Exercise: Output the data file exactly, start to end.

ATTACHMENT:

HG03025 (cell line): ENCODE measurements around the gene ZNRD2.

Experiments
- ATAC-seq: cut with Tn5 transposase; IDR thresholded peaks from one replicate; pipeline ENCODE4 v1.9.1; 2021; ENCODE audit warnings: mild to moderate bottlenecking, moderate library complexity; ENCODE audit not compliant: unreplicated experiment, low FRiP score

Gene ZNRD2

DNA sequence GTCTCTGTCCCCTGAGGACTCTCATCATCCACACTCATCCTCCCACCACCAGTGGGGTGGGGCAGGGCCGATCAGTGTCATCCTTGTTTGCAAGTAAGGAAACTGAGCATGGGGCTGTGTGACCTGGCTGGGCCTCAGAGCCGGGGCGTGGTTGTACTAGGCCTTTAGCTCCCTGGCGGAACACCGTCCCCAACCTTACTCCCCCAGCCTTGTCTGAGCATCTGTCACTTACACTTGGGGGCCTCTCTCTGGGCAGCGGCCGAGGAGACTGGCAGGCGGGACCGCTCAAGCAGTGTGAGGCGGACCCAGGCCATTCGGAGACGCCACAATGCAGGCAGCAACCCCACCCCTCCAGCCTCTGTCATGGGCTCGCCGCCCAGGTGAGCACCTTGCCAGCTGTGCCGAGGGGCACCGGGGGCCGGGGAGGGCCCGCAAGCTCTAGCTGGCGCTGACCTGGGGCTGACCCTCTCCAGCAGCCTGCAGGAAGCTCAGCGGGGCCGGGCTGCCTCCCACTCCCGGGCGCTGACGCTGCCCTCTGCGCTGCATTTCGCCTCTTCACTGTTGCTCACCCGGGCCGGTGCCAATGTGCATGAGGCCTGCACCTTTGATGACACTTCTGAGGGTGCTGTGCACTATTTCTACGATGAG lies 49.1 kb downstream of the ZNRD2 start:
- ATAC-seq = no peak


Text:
HG03025 (cell line): ENCODE measurements around the gene ZNRD2.

Experiments
- ATAC-seq: cut with Tn5 transposase; IDR thresholded peaks from one replicate; pipeline ENCODE4 v1.9.1; 2021; ENCODE audit warnings: mild to moderate bottlenecking, moderate library complexity; ENCODE audit not compliant: unreplicated experiment, low FRiP score

Gene ZNRD2

DNA sequence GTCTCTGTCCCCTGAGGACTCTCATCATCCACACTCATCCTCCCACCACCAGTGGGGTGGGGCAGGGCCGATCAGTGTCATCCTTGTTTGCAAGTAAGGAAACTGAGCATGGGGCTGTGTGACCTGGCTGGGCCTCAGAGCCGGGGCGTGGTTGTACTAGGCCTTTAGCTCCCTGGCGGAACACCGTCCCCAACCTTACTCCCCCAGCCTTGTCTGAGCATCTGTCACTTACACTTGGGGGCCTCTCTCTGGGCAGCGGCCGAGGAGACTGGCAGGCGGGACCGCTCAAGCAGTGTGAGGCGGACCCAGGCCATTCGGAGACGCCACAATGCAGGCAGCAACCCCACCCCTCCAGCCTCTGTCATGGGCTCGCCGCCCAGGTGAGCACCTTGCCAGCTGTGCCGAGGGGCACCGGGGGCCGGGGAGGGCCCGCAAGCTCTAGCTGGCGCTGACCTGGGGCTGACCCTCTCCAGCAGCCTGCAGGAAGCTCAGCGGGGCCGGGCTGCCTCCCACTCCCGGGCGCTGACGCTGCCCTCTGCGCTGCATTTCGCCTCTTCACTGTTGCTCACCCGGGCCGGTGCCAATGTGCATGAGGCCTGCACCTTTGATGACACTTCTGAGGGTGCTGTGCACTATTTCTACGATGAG lies 49.1 kb downstream of the ZNRD2 start:
- ATAC-seq = no peak